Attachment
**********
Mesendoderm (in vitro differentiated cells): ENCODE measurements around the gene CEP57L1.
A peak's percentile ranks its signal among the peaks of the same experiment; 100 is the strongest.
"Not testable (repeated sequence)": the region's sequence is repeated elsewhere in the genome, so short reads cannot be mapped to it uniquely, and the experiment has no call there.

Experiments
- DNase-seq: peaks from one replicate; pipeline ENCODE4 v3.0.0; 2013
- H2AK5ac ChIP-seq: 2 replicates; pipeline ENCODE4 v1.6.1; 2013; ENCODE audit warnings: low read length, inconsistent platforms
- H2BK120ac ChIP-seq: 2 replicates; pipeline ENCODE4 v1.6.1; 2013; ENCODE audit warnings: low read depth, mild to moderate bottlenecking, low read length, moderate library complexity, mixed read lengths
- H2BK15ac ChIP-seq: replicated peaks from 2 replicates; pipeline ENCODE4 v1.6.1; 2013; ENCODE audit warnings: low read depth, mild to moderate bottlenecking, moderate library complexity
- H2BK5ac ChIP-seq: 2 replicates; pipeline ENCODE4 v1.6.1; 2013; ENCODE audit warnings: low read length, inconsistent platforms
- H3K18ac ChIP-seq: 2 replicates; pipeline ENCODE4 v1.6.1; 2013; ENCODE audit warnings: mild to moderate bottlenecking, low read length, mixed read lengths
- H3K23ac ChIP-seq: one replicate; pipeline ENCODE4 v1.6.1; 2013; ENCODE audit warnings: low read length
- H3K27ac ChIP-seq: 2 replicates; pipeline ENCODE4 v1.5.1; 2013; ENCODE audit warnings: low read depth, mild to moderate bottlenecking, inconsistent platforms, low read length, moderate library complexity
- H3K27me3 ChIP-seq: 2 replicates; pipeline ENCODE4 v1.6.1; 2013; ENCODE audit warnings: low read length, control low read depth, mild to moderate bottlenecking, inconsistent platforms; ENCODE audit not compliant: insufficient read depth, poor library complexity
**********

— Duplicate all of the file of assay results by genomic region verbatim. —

Mesendoderm (in vitro differentiated cells): ENCODE measurements around the gene CEP57L1.
A peak's percentile ranks its signal among the peaks of the same experiment; 100 is the strongest.
"Not testable (repeated sequence)": the region's sequence is repeated elsewhere in the genome, so short reads cannot be mapped to it uniquely, and the experiment has no call there.

Experiments
- DNase-seq: peaks from one replicate; pipeline ENCODE4 v3.0.0; 2013
- H2AK5ac ChIP-seq: 2 replicates; pipeline ENCODE4 v1.6.1; 2013; ENCODE audit warnings: low read length, inconsistent platforms
- H2BK120ac ChIP-seq: 2 replicates; pipeline ENCODE4 v1.6.1; 2013; ENCODE audit warnings: low read depth, mild to moderate bottlenecking, low read length, moderate library complexity, mixed read lengths
- H2BK15ac ChIP-seq: replicated peaks from 2 replicates; pipeline ENCODE4 v1.6.1; 2013; ENCODE audit warnings: low read depth, mild to moderate bottlenecking, moderate library complexity
- H2BK5ac ChIP-seq: 2 replicates; pipeline ENCODE4 v1.6.1; 2013; ENCODE audit warnings: low read length, inconsistent platforms
- H3K18ac ChIP-seq: 2 replicates; pipeline ENCODE4 v1.6.1; 2013; ENCODE audit warnings: mild to moderate bottlenecking, low read length, mixed read lengths
- H3K23ac ChIP-seq: one replicate; pipeline ENCODE4 v1.6.1; 2013; ENCODE audit warnings: low read length
- H3K27ac ChIP-seq: 2 replicates; pipeline ENCODE4 v1.5.1; 2013; ENCODE audit warnings: low read depth, mild to moderate bottlenecking, inconsistent platforms, low read length, moderate library complexity
- H3K27me3 ChIP-seq: 2 replicates; pipeline ENCODE4 v1.6.1; 2013; ENCODE audit warnings: low read length, control low read depth, mild to moderate bottlenecking, inconsistent platforms; ENCODE audit not compliant: insufficient read depth, poor library complexity